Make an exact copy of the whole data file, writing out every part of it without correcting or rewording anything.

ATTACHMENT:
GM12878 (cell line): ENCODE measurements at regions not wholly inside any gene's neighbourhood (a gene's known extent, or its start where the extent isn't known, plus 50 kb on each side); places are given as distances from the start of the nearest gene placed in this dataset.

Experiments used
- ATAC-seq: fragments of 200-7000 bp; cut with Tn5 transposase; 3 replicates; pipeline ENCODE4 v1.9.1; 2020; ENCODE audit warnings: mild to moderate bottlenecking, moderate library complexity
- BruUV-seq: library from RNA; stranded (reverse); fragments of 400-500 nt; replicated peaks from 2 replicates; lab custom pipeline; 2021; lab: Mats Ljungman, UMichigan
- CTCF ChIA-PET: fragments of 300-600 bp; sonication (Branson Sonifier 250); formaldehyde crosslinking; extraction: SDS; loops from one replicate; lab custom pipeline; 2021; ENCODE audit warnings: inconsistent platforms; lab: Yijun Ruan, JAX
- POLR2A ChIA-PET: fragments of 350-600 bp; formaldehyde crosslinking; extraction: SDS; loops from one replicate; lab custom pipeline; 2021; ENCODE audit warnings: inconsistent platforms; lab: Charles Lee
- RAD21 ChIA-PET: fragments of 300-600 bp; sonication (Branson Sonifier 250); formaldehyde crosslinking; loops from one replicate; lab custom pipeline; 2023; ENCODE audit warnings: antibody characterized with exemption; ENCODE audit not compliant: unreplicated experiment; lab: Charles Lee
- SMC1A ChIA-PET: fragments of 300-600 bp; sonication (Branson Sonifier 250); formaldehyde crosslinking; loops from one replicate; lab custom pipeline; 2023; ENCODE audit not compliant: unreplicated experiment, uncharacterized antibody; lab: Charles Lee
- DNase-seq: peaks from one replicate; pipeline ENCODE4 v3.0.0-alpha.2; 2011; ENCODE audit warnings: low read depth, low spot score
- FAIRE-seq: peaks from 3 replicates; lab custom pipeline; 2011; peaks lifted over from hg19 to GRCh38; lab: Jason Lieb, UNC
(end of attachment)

GM12878 (cell line): ENCODE measurements at regions not wholly inside any gene's neighbourhood (a gene's known extent, or its start where the extent isn't known, plus 50 kb on each side); places are given as distances from the start of the nearest gene placed in this dataset.

Experiments used
- ATAC-seq: fragments of 200-7000 bp; cut with Tn5 transposase; 3 replicates; pipeline ENCODE4 v1.9.1; 2020; ENCODE audit warnings: mild to moderate bottlenecking, moderate library complexity
- BruUV-seq: library from RNA; stranded (reverse); fragments of 400-500 nt; replicated peaks from 2 replicates; lab custom pipeline; 2021; lab: Mats Ljungman, UMichigan
- CTCF ChIA-PET: fragments of 300-600 bp; sonication (Branson Sonifier 250); formaldehyde crosslinking; extraction: SDS; loops from one replicate; lab custom pipeline; 2021; ENCODE audit warnings: inconsistent platforms; lab: Yijun Ruan, JAX
- POLR2A ChIA-PET: fragments of 350-600 bp; formaldehyde crosslinking; extraction: SDS; loops from one replicate; lab custom pipeline; 2021; ENCODE audit warnings: inconsistent platforms; lab: Charles Lee
- RAD21 ChIA-PET: fragments of 300-600 bp; sonication (Branson Sonifier 250); formaldehyde crosslinking; loops from one replicate; lab custom pipeline; 2023; ENCODE audit warnings: antibody characterized with exemption; ENCODE audit not compliant: unreplicated experiment; lab: Charles Lee
- SMC1A ChIA-PET: fragments of 300-600 bp; sonication (Branson Sonifier 250); formaldehyde crosslinking; loops from one replicate; lab custom pipeline; 2023; ENCODE audit not compliant: unreplicated experiment, uncharacterized antibody; lab: Charles Lee
- DNase-seq: peaks from one replicate; pipeline ENCODE4 v3.0.0-alpha.2; 2011; ENCODE audit warnings: low read depth, low spot score
- FAIRE-seq: peaks from 3 replicates; lab custom pipeline; 2011; peaks lifted over from hg19 to GRCh38; lab: Jason Lieb, UNC